Boise State Football

Boise State football’s tight ends take pride in being ‘blue collar’ and ‘tough’

Editor’s note: This is part of an occasional series previewing the 2019 Boise State football team by position. The previews will appear throughout August. Previously: Defensive line, running backs. Check out the position-by-position roster here.

The end of the 2018 college football season wasn’t easy for Garrett Collingham.

Unbeknownst to most Boise State fans, the 6-foot-4, 242-pound tight end from Mountain View High was playing with a torn labrum in his left shoulder, an injury he suffered against BYU on Nov. 3.

“We were super thin at the end of the year, just like most teams are, and I just wanted to be there any way I could,” Collingham said. “... The practices, to be honest, they didn’t feel very good on the shoulder. But I think just being able to know that I’m still going to be a part of the offense and being in the game, that definitely played a factor, just being there and being able to contribute.”

Collingham’s selflessness and toughness exemplify the tight end position at Boise State, where the big men play a major role in run blocking, including a string of 10 straight 1,000-yard rushers.

“I think those guys take pride in that,” tight ends coach Kent Riddle said. “They’re blue collar. They’re tough and they don’t complain. Everybody wants the ball, trust me. But they understand there’s only one of them, and they’re going to do whatever it takes to help us get better.”

Collingham, who had surgery in the offseason to repair his shoulder, is one of three returning tight ends who caught a pass for the Broncos last season. He totaled five receptions for 58 yards, with one receiving touchdown and one rushing TD. Coach Bryan Harsin rewarded Collingham with a scholarship this spring after he persevered through five position changes since walking on at Boise State in 2015.

“I just wish I would have found (the tight end position) sooner, but it’s been fun,” said Collingham, who also spent time at quarterback, wide receiver, linebacker and punter. “I definitely feel at home here and comfortable.”

Redshirt junior John Bates (6-6, 255) is the most experienced of Boise State’s returning tight ends, with eight starts in 2018 and 13 career receptions for 189 yards and one score. Redshirt senior Matt Pistone (6-3, 246) played in 11 games last season primarily as a run blocker and has just one career reception for 4 yards.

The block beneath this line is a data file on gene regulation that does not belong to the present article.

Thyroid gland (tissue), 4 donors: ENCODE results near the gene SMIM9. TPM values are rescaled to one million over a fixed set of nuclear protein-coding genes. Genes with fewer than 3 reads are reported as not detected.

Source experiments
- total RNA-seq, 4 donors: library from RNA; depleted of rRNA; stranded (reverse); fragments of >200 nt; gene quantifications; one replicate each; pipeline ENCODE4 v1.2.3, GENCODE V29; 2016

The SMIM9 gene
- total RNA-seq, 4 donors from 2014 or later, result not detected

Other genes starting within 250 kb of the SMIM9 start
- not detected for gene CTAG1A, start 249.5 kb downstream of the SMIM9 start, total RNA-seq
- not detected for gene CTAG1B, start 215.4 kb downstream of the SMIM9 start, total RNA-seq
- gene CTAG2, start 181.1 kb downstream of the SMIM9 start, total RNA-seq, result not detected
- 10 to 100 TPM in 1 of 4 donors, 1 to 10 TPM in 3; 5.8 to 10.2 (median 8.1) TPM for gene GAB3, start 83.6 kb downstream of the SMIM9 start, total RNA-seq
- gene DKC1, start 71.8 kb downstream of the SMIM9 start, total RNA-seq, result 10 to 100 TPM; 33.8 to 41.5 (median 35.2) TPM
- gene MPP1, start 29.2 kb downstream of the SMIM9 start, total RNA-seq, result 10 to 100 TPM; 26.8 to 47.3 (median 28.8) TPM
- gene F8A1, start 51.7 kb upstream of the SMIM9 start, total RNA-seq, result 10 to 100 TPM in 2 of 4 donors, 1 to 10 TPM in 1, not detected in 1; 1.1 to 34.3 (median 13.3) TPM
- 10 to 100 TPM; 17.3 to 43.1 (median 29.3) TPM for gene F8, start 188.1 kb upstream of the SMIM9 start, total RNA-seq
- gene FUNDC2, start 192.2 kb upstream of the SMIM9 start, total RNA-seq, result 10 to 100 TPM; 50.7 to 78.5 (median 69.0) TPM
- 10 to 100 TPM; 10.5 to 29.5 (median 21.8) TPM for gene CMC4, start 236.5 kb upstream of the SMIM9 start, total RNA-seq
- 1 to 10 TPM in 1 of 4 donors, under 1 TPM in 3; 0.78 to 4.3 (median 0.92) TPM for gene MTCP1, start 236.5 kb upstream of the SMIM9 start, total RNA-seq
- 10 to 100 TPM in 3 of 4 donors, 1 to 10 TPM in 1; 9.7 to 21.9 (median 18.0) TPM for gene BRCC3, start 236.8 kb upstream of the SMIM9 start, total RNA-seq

Boise State tight end John Bates catches a pass during the Broncos’ fall camp Friday, Aug. 2, 2019. Darin Oswald

“All the tight ends, we want to do anything possible we can do to help the offense,” Bates said. “But we also are trying to better ourselves — run game, pass game, weight room, just do whatever we can to help this team out as much as possible.”

Redshirt freshmen Cole Ramseyer (6-4, 231), Kaden DeLuna (6-5, 239) and Tyneil Hopper (6-2, 231), and true freshman walk-on Tyler Eiguren (6-3, 230), are trying to challenge the three veterans for time on the field.

“I feel good about where we’re at, and I feel good about those guys really understanding the culture here and how to work and what to do,” Riddle said. “They’re guys who will show up and study every day and take care of business on and off the field and ultimately produce.”

The question most years is exactly how involved in the passing game the Broncos’ tight ends will be. Collingham was the only tight end last season with more than one touchdown, but there have been years — Jake Roh’s 2017 season, for instance — in which a tight end becomes a go-to target in the red zone.

Bates could be that guy in 2019. He has been named to the John Mackey watch list — the award is given annually to the nation’s top tight end — each of the past two seasons, and Riddle feels confident that the Lebanon, Oregon, native will more than meet expectations.

“I think John Bates is ready for a breakout season,” Riddle said. “He’s ready to be one of the best tight ends around.”

Note: Five of the Broncos’ seven tight ends have Idaho ties. Collingham (Mountain View), Ramseyer (Coeur d’Alene), DeLuna (McCall) and Eiguren (Fruitland) all graduated from a Gem State high school. Bates went to school in Fruitland for several years.

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